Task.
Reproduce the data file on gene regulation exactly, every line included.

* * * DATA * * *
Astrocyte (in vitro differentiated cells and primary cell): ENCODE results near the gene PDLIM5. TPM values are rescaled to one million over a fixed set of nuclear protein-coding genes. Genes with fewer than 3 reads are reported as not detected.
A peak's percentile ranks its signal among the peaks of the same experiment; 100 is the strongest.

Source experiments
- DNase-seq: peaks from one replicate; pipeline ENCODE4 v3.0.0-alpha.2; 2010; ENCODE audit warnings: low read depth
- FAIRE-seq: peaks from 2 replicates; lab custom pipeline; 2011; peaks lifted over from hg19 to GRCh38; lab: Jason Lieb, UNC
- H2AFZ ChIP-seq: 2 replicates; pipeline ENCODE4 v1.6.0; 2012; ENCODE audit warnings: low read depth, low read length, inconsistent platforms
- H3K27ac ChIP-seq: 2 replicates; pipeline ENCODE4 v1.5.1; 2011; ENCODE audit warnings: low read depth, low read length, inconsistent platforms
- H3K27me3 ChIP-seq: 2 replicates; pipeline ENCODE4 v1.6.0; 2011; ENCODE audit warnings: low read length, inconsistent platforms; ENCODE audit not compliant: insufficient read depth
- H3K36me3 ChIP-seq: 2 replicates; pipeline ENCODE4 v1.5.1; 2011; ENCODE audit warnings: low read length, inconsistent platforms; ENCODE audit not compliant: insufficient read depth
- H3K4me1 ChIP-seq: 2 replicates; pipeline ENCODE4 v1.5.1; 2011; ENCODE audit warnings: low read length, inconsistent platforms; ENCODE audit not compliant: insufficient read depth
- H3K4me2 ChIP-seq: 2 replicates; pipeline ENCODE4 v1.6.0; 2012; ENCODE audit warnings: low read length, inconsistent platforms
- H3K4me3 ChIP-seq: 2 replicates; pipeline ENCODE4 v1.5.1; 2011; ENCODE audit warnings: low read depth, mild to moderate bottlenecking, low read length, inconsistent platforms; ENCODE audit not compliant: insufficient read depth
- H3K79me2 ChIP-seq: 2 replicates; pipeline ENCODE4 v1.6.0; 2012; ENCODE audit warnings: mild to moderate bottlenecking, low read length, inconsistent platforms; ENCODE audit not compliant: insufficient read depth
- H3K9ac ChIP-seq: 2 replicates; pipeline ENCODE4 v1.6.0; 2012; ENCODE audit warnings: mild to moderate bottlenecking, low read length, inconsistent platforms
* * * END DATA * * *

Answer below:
Astrocyte (in vitro differentiated cells and primary cell): ENCODE results near the gene PDLIM5. TPM values are rescaled to one million over a fixed set of nuclear protein-coding genes. Genes with fewer than 3 reads are reported as not detected.
A peak's percentile ranks its signal among the peaks of the same experiment; 100 is the strongest.

Source experiments
- DNase-seq: peaks from one replicate; pipeline ENCODE4 v3.0.0-alpha.2; 2010; ENCODE audit warnings: low read depth
- FAIRE-seq: peaks from 2 replicates; lab custom pipeline; 2011; peaks lifted over from hg19 to GRCh38; lab: Jason Lieb, UNC
- H2AFZ ChIP-seq: 2 replicates; pipeline ENCODE4 v1.6.0; 2012; ENCODE audit warnings: low read depth, low read length, inconsistent platforms
- H3K27ac ChIP-seq: 2 replicates; pipeline ENCODE4 v1.5.1; 2011; ENCODE audit warnings: low read depth, low read length, inconsistent platforms
- H3K27me3 ChIP-seq: 2 replicates; pipeline ENCODE4 v1.6.0; 2011; ENCODE audit warnings: low read length, inconsistent platforms; ENCODE audit not compliant: insufficient read depth
- H3K36me3 ChIP-seq: 2 replicates; pipeline ENCODE4 v1.5.1; 2011; ENCODE audit warnings: low read length, inconsistent platforms; ENCODE audit not compliant: insufficient read depth
- H3K4me1 ChIP-seq: 2 replicates; pipeline ENCODE4 v1.5.1; 2011; ENCODE audit warnings: low read length, inconsistent platforms; ENCODE audit not compliant: insufficient read depth
- H3K4me2 ChIP-seq: 2 replicates; pipeline ENCODE4 v1.6.0; 2012; ENCODE audit warnings: low read length, inconsistent platforms
- H3K4me3 ChIP-seq: 2 replicates; pipeline ENCODE4 v1.5.1; 2011; ENCODE audit warnings: low read depth, mild to moderate bottlenecking, low read length, inconsistent platforms; ENCODE audit not compliant: insufficient read depth
- H3K79me2 ChIP-seq: 2 replicates; pipeline ENCODE4 v1.6.0; 2012; ENCODE audit warnings: mild to moderate bottlenecking, low read length, inconsistent platforms; ENCODE audit not compliant: insufficient read depth
- H3K9ac ChIP-seq: 2 replicates; pipeline ENCODE4 v1.6.0; 2012; ENCODE audit warnings: mild to moderate bottlenecking, low read length, inconsistent platforms